Friday, September 28, 2012
In the "Wisdom Literature" course I'm teaching this fall, we have just finished reading and discussing the Book of Job. Job is a righteous person who loses nearly everything: his wealth, children, and health.
At first, Job patiently accepts these losses with equanimity, saying, "The Lord gives and the Lord takes away. Blessed be the name of the Lord." However, when his three friends tell him that he must have done something wrong to cause his suffering, Job offers a strident defense of his innocence.
Job also wants answers from God as to why this is happening to him, a good and moral person. First, he asks for a meeting with God and then wants a trial in which he and God can plead their cases to be judged by someone neutral. Finally, Job rails at the injustice of God and questions God's goodness.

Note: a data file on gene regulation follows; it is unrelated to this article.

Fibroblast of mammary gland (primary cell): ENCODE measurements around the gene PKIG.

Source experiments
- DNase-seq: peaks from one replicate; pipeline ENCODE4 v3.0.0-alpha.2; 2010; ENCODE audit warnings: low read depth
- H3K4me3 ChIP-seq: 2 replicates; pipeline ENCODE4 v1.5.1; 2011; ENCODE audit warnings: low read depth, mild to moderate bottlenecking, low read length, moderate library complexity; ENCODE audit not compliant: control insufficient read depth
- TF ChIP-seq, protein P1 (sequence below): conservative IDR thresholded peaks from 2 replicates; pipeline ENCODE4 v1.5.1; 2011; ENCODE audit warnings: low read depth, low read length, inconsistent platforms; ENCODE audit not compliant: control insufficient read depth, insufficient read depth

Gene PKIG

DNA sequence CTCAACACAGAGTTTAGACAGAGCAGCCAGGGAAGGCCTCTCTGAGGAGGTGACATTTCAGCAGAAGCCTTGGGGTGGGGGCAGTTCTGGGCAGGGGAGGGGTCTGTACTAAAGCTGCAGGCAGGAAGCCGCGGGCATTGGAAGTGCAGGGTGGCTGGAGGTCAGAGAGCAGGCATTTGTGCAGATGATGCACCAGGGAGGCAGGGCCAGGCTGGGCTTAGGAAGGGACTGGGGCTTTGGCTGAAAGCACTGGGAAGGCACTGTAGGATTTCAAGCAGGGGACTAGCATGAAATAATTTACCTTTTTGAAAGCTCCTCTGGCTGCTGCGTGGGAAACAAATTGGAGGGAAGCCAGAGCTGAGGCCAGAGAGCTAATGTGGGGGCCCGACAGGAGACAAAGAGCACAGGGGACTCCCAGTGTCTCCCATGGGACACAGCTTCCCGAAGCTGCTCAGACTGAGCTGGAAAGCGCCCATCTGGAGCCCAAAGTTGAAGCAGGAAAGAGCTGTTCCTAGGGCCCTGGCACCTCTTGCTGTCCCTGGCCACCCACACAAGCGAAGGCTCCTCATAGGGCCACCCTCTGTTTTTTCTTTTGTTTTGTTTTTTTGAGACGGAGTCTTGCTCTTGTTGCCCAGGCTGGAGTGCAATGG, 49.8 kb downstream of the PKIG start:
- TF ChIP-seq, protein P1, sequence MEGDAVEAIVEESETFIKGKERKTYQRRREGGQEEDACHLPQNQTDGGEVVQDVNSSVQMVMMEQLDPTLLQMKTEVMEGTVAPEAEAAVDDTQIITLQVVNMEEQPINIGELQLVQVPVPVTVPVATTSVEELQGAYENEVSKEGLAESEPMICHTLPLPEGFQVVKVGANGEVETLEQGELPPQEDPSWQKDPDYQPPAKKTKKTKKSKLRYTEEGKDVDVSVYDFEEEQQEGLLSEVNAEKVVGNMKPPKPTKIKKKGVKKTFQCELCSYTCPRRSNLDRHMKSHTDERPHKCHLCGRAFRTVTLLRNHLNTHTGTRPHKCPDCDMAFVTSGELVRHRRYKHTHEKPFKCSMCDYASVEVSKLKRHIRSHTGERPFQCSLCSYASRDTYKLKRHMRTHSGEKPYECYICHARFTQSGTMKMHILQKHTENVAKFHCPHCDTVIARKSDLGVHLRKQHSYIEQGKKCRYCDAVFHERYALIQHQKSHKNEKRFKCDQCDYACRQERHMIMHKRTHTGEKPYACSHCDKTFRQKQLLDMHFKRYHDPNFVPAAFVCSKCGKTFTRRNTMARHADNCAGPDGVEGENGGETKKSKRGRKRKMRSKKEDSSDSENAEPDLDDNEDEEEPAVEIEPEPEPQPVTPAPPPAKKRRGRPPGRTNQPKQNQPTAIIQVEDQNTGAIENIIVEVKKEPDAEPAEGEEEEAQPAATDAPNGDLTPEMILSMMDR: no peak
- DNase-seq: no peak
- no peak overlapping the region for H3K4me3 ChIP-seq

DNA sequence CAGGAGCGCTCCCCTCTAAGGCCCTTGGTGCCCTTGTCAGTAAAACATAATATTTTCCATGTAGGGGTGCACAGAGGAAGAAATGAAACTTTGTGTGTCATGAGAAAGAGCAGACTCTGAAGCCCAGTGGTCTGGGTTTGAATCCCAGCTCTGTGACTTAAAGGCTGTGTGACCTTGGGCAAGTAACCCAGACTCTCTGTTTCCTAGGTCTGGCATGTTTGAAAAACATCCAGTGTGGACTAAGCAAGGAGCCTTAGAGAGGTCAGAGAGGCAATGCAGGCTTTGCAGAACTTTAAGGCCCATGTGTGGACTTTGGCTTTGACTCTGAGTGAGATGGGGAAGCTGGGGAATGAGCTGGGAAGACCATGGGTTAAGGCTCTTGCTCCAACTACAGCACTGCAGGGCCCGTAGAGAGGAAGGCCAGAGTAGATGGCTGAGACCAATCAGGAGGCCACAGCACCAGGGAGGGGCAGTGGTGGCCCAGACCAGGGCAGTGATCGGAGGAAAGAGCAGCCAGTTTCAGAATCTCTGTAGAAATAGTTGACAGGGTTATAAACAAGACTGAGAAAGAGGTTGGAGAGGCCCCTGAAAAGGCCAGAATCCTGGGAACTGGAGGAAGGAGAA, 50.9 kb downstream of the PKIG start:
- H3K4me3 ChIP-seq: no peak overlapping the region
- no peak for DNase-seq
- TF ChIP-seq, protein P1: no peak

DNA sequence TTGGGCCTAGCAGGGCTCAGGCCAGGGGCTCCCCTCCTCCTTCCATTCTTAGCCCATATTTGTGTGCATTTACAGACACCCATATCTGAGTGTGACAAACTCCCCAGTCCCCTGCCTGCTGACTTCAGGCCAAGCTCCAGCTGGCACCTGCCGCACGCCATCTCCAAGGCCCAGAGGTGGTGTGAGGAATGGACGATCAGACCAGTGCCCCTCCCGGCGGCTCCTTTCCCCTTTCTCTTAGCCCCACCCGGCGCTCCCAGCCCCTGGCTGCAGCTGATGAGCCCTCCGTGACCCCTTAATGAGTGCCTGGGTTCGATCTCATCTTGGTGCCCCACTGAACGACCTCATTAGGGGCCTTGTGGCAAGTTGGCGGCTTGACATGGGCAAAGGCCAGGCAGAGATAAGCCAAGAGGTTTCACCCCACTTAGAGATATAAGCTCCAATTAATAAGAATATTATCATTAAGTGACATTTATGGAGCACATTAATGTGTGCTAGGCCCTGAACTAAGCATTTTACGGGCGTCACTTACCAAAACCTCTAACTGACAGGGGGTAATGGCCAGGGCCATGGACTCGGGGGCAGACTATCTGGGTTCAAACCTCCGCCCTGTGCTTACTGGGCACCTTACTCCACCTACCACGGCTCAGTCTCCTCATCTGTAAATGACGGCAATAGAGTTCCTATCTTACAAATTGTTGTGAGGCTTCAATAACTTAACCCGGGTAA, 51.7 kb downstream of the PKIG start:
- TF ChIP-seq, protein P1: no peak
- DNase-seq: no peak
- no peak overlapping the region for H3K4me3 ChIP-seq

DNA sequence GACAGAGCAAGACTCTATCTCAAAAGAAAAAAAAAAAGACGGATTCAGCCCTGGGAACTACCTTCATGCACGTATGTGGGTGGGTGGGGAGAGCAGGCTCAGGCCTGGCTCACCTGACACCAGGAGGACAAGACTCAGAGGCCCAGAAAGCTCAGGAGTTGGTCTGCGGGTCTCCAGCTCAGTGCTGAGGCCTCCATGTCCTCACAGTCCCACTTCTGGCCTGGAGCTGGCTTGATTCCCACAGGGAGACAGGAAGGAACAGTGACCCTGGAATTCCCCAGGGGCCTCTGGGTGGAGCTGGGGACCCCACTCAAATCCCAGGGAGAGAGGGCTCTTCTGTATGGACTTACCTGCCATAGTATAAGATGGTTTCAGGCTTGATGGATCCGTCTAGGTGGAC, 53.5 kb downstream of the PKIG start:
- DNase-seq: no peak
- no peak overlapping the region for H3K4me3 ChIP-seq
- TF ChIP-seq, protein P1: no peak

When God finally does speak, God doesn't answer Job's questions. Instead, God asks Job a series of rhetorical questions that cowers Job into silence.
The story of Job doesn't answer the question of why the innocent suffer. Rather, Job portrays a relationship with God in the midst of innocent suffering. Job rails at the injustice of his suffering. He gets angry with God and tries to provoke a confrontation with God. Yet, he never gives up on God and God never abandons Job.
Like Job, there is unjust suffering in our world and we are sometimes victims. Job teaches us that it is ok to question, challenge and even become angry at God. God is big enough to take our anger.
In any relationship, there are times of difficulty and stress. This is also true of our relationship with God. The key is to remain in relationship until the issues can be resolved.